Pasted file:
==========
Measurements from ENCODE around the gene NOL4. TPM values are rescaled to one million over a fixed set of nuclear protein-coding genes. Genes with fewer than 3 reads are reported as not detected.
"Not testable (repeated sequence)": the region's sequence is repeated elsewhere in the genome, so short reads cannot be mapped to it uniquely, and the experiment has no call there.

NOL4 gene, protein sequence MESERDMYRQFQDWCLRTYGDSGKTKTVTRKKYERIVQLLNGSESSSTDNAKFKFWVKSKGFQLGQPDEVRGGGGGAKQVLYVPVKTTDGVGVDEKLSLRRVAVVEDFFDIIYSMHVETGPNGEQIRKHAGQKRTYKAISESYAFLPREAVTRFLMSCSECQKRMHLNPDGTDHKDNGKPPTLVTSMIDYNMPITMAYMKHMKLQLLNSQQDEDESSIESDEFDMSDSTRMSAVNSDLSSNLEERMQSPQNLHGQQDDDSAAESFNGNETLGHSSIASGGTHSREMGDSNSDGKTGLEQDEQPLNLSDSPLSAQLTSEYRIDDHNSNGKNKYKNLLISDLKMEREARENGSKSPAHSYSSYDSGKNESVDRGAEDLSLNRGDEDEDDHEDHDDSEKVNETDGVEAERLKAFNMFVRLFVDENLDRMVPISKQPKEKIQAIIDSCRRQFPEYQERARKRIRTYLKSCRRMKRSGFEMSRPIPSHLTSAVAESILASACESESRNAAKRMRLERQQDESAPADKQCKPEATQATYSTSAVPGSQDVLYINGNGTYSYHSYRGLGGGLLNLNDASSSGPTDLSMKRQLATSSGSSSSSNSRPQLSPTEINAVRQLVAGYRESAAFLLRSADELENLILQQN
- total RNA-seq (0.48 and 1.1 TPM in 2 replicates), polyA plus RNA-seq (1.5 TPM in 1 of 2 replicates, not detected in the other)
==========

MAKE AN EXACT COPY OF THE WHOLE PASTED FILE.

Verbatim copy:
Measurements from ENCODE around the gene NOL4. TPM values are rescaled to one million over a fixed set of nuclear protein-coding genes. Genes with fewer than 3 reads are reported as not detected.
"Not testable (repeated sequence)": the region's sequence is repeated elsewhere in the genome, so short reads cannot be mapped to it uniquely, and the experiment has no call there.

NOL4 gene, protein sequence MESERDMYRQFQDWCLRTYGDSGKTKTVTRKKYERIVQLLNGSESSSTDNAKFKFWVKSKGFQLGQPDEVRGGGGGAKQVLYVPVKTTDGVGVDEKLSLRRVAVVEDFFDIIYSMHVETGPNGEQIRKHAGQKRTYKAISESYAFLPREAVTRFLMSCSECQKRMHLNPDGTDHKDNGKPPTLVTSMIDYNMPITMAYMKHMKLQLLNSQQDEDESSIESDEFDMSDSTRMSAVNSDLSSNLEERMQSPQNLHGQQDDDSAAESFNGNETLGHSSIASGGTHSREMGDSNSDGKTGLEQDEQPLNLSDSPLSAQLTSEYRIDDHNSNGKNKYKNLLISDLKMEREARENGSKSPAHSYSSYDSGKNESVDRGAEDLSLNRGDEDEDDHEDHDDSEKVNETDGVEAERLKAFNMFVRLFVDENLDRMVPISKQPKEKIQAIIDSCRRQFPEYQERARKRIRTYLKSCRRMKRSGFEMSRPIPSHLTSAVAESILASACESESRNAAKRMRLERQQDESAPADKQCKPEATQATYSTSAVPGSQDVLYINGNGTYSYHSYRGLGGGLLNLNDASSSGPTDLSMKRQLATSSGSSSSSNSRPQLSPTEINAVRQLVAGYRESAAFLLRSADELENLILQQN
- total RNA-seq (0.48 and 1.1 TPM in 2 replicates), polyA plus RNA-seq (1.5 TPM in 1 of 2 replicates, not detected in the other)